Our Member of the Week blog introduces you to our fellow level members, showcasing their unique work and commitment to IOF. We feature different fellows who have made extraordinary contributions to the field of Interventional Orthopedics.

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IOF Member Of The Week:  Dr. Imran James Siddiqui

Our latest Member of the Week feature takes us to Maryland to meet Dr. Imran James Siddiqui of Regenerative Orthopedics and Sports Medicine. 

Dr. Imran James Siddiqui is board certified in both Physical Medicine and Rehabilitation and Musculoskeletal Ultrasound. He received his medical degree and graduated Cum Laude from Jefferson Medical College and was inducted into the Alpha Omega Alpha Medical Honors Society.  He went on to complete his residency at Harvard Medical School and Spaulding Rehabilitation Hospital where was awarded resident teacher of the year. 

Since, Dr. Siddiqui has served as an instructor in musculoskeletal ultrasound (MSKUS) for Harvard Medical School, the Orthosound Educational Institute, Gulfcoast Ultrasound Institute (GCUI), and American Academy of Physical Medicine and Rehabilitation (AAPMR).  He is a primary lecturer at the GCUI annual MSKUS board review course.  He has also lectured at multiple AAPMR workshops on regenerative medicine. He has published various peer reviewed journal articles and book chapters on ultrasound and orthobiologic injection techniques. Recently, Dr. Siddiqui joined IOF’s leadership team as a member of the curriculum committee. 

Currently, Dr. Siddiqui serves as partner and director of clinical operations at Regenerative Orthopedics and Sports Medicine. With six clinics and counting, it is the largest orthobiologic practice in the Washington, DC area. While Dr. Siddiqui still focuses on research, education and clinical leadership – his true passion is helping his patients get back to doing the activities they enjoy. While he treats nearly any orthopedic condition, he has a keen interest in hip, and core injuries. He often takes on complicated cases who have seen multiple clinicians with limited success and enjoys working with them to properly diagnose and treat their condition.

At home, Dr. Siddiqui enjoys spending time with his wife and 6 children. He continues to stay active through high intensity training and enjoys skiing, snowboarding and playing basketball and golf.

Meet Dr. Imran James Siddiqui 

Practice website:

Regenerative Orthopedics & Sports Medicine 

Connect with Dr. Siddiqui:




Q&A with Dr. Siddiqui 

IOF: Who are your biggest mentors in regenerative medicine & why? 

Dr. Siddiqui: I have been very fortunate to have worked closely with some incredible physicians whose work has advanced the field of orthobiologics including Steve Sampson, Victor Ibrahim and Gerry Malanga.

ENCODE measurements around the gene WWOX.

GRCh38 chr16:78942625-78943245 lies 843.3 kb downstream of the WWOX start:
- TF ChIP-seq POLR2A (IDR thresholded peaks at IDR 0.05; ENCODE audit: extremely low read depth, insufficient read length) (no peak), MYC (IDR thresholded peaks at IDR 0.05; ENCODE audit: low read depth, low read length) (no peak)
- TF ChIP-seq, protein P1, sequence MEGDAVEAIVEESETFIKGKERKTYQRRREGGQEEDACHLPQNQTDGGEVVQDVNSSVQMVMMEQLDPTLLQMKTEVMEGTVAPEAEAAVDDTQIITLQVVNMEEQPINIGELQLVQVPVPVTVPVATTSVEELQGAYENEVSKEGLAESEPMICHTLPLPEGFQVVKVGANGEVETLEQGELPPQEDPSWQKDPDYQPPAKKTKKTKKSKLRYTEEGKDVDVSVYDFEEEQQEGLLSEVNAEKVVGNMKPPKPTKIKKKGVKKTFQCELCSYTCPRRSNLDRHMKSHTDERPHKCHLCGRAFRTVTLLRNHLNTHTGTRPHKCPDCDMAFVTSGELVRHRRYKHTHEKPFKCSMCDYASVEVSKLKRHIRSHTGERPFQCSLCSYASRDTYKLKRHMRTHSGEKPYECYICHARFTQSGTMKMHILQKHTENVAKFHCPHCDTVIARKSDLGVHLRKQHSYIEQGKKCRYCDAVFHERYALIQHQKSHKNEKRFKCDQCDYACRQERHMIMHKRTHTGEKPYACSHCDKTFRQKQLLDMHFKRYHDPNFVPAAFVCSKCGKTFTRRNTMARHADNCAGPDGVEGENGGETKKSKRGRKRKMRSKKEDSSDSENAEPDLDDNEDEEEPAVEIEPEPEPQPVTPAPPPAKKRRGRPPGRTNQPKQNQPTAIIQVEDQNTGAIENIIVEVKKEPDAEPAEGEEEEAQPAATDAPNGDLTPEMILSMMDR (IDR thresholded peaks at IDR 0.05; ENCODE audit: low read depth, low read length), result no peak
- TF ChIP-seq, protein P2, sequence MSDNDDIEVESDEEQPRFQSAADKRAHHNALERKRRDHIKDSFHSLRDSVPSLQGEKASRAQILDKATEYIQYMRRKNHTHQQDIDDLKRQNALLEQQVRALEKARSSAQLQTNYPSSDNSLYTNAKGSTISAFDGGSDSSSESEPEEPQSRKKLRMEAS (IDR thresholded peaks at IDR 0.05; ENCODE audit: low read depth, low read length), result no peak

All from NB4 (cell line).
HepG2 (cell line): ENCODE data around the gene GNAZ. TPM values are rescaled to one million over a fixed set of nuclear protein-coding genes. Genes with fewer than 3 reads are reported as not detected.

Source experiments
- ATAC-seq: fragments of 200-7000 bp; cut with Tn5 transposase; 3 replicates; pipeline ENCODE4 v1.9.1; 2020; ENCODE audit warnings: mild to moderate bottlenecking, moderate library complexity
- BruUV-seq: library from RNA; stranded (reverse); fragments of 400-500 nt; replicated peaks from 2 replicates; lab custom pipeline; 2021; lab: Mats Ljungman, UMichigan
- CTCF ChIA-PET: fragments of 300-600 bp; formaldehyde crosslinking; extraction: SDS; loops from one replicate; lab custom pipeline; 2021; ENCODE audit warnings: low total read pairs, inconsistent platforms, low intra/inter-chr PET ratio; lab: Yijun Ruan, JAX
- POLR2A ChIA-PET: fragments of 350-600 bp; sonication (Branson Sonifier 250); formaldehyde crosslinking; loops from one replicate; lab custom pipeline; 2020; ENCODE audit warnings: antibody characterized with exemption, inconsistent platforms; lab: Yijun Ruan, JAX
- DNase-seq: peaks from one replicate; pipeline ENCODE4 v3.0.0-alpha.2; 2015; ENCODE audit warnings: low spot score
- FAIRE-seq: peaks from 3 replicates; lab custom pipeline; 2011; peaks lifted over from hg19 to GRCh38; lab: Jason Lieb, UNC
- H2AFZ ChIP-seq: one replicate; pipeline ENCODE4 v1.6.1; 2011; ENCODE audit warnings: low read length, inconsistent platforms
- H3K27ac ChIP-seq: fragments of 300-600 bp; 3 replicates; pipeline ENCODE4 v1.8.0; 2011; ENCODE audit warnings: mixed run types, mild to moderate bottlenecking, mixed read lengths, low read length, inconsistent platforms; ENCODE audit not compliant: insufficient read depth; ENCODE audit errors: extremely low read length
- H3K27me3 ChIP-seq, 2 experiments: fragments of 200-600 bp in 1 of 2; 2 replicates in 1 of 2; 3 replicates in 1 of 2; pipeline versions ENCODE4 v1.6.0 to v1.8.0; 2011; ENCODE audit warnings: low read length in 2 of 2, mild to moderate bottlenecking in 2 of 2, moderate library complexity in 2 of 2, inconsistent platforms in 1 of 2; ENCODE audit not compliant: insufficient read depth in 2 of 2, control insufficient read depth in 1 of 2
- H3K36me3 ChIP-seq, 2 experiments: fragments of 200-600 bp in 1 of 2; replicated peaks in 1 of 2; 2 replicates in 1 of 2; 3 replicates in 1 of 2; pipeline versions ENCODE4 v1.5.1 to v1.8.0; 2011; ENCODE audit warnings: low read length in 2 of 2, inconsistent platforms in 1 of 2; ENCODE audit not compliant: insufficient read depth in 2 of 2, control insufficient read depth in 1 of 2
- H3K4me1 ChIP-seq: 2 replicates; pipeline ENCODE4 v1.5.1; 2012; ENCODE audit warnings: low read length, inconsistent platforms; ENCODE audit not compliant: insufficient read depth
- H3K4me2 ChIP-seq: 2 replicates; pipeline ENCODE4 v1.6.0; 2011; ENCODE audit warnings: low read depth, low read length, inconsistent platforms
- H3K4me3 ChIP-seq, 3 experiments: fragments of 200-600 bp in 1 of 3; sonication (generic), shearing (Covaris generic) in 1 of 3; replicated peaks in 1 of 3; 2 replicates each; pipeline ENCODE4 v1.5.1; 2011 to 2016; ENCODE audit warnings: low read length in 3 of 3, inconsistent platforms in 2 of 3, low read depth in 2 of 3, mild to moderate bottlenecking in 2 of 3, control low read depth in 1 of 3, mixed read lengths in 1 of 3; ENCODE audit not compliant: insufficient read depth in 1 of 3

Nevertheless, it was Joanne Borg-Stein who initially introduced me to regenerative medicine and was the mentor who laid the foundation for how to become a leader in orthobiologics. While working closely with her during my residency, I witnessed first hand how her patient-centered, evidence based approach to regenerative orthopedics resulted in incredible outcomes and patient satisfaction. 

It is quite likely I never would have embarked on a career in regenerative orthopedics had it not been for Dr. Borg-Stein’s mentorship, guidance and incredible aptitude for teaching. By example, she taught me how one could be a great clinician, educator, researcher and leader simultaneously. Thank you JBS!


IOF: What is your best advice for others wanting to get into regenerative medicine? 

Dr. Siddiqui: The best advice I can give those beginning to practicing regenerative orthopedics is to master musculoskeletal ultrasound. Outside of the spine, ultrasound is the foundation for everything one does in regenerative orthopedics.  

For successful orthrobiologic treatments, precision is paramount. First, one must precisely diagnose all pathologies contributing to the patient’s condition.  Second, one must precisely place the orthobiologic into all areas of injury.  Strong diagnostic and interventional ultrasound skill is the only way to ensure that this level of precision is achieved. Ultimately, if one really wants to get into regenerative orthopedics, they should learn musculoskeletal ultrasound first. 


IOF: Where do you see the field of regenerative medicine going in the next 5 years? 

Dr. Siddiqui: In the next five years, I hope to see regenerative orthopedics take its proper place alongside traditional orthopedics as first line interventions to household orthopedic conditions.

However, to get there, there is an incredible amount of work to be done.  We, as a medical community, need to better organize and continuously strive to advance regenerative orthopedics through research, education, standardization and certification.  We have seen what orthobiologics can do for our individual patients. 

Now is time to take regenerative orthopedics to the next level and change the way general orthopedics is practiced. I forsee IOF playing an encompassing role in accomplishing these goals and moving regenerative orthopedics into the mainstream.